Wednesday, 26 January 2011: 4:00 PM
611 (Washington State Convention Center)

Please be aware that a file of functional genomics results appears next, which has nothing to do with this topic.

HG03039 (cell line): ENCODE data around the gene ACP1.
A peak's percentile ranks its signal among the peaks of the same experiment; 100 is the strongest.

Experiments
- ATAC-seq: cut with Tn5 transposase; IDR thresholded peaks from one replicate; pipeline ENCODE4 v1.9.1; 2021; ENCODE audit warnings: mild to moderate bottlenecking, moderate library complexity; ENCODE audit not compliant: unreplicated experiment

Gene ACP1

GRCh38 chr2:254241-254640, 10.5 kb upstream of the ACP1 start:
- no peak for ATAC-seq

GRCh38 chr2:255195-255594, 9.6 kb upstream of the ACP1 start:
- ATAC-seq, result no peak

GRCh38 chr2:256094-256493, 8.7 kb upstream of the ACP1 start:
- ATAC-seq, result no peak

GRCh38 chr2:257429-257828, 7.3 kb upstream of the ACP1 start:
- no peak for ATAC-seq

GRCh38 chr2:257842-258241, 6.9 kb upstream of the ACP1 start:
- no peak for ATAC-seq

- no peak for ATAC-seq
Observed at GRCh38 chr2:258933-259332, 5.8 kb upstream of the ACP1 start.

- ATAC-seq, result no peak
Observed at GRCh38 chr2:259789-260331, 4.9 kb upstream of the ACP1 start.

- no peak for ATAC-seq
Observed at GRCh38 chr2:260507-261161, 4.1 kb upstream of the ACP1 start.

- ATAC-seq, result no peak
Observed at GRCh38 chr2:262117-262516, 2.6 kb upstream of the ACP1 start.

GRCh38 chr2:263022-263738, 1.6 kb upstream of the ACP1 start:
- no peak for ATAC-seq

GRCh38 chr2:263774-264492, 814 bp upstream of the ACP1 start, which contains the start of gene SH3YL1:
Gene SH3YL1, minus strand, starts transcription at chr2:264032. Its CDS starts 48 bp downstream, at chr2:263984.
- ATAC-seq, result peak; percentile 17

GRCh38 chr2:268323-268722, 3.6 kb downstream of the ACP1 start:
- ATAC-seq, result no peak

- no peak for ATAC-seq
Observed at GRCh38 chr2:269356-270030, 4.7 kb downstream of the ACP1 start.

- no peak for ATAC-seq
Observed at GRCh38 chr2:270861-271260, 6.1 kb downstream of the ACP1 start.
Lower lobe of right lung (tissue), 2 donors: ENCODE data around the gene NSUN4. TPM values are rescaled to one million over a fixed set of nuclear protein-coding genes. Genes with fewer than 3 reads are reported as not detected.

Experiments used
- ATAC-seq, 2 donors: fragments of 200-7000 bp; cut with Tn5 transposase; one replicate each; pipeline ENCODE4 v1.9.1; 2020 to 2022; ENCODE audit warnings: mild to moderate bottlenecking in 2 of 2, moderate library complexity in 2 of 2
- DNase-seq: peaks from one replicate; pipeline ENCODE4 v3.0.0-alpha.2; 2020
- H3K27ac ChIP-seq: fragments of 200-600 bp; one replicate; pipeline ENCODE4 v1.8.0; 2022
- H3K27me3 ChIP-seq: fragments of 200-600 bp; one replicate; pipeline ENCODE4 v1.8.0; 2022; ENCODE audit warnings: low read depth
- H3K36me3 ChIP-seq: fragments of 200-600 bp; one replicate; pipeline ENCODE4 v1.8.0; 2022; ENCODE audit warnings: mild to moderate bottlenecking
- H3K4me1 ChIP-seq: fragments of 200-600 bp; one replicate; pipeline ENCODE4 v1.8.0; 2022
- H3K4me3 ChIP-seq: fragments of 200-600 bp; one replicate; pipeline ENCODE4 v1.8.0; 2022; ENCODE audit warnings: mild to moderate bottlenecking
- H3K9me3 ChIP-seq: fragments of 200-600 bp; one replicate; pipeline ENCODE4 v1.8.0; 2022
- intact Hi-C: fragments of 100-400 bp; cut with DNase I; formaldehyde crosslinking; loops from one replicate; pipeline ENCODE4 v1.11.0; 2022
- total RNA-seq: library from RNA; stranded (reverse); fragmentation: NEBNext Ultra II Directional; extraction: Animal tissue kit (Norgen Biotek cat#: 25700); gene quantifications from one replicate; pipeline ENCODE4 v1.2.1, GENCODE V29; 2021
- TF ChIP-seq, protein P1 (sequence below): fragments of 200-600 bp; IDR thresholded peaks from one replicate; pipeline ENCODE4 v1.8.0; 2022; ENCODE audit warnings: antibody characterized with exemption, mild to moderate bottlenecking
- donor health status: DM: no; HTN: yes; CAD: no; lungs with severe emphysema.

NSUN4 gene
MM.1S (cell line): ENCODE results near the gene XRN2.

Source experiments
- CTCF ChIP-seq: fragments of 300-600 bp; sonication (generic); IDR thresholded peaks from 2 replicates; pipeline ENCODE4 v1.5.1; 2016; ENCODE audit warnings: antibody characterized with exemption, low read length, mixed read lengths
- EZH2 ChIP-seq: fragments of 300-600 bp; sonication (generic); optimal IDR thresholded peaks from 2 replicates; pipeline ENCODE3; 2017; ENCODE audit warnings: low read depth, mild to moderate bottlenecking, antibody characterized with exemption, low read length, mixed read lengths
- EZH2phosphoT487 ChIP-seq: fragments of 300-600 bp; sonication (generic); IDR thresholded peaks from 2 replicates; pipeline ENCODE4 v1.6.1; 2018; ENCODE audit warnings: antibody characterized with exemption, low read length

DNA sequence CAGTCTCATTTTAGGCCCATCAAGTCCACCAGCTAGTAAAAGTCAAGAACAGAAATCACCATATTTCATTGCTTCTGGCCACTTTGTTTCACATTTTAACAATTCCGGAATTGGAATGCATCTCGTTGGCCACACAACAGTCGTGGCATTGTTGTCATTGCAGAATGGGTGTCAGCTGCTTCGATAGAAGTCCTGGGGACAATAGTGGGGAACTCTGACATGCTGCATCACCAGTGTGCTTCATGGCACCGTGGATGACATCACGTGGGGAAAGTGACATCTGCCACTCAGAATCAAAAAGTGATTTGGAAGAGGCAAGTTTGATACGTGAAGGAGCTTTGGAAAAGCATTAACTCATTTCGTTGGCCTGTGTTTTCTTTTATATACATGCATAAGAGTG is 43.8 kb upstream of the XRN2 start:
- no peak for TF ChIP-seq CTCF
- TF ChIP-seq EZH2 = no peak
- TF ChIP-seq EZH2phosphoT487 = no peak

Keen interest in improved observation of precipitation during the summer months has resulted in two years of field projects in the Colorado Rocky Mountains. These projects have been supported by several state and local agencies with stakes in water issues including the Colorado Water Conservation Board, Colorado Division of Emergency Management, and the Southwestern Water Conservation Disctrict. The overall objective is to build a science framework and business case for additional radars for improved precipitation observations through the use of mobile Doppler radars. The 2009 Gunnison field project was conducted between 15 July through 20 September in Gunnison County. The NOAA/NSSL X-band dual-polarized (NOXP ) mobile Doppler radar and the C-band single-polarization Shared Mobile Atmospheric Research and Teaching Radar (SMART-R) collected data. Both mobile radars observed high-resolution precipitation structures within the storms especially close to the surface and within mountain valleys while the closest WSR-88D radar at Grand Junction was mostly blocked over this region. Surface observations were augmented the National Center for Atmospheric Research's network of nine recording tipping bucket rain gauges measuring rain intensity and the University of Colorado's two optical disdrometers measuring particle size distribution and fall velocity. Successes of the Gunnison project lead to support for a flood hazard monitoring project in southwest Colorado during August of 2010. The Southwest Colorado radar project (SWCO) involved providing near-realtime precipitation information to NWS Weather Forecast Offices to assess the potential benefit of additional radar observations for flash flood warnings using the Flash Flood Monitoring and Prediction system. The primary area of interest was the San Juan Mountains and many river basins that were vulnerable to debris flows as the result of the 2002 Missionary Ridge fire. The C-band dual-polarized SMART-R2 was located on Bridge Timber Mountain southwest of Durango. This location allowed coverage of a large radar coverage gap in the 4 Corners region in addition to the focus on the San Juan Mountains. In addition, the National Center for Atmospheric Research provided a network of seventeen recording tipping bucket rain gauges and the University of Colorado provided two disdrometers and a vertically-pointing microwave rain radar. This invited paper presents results from these field projects.
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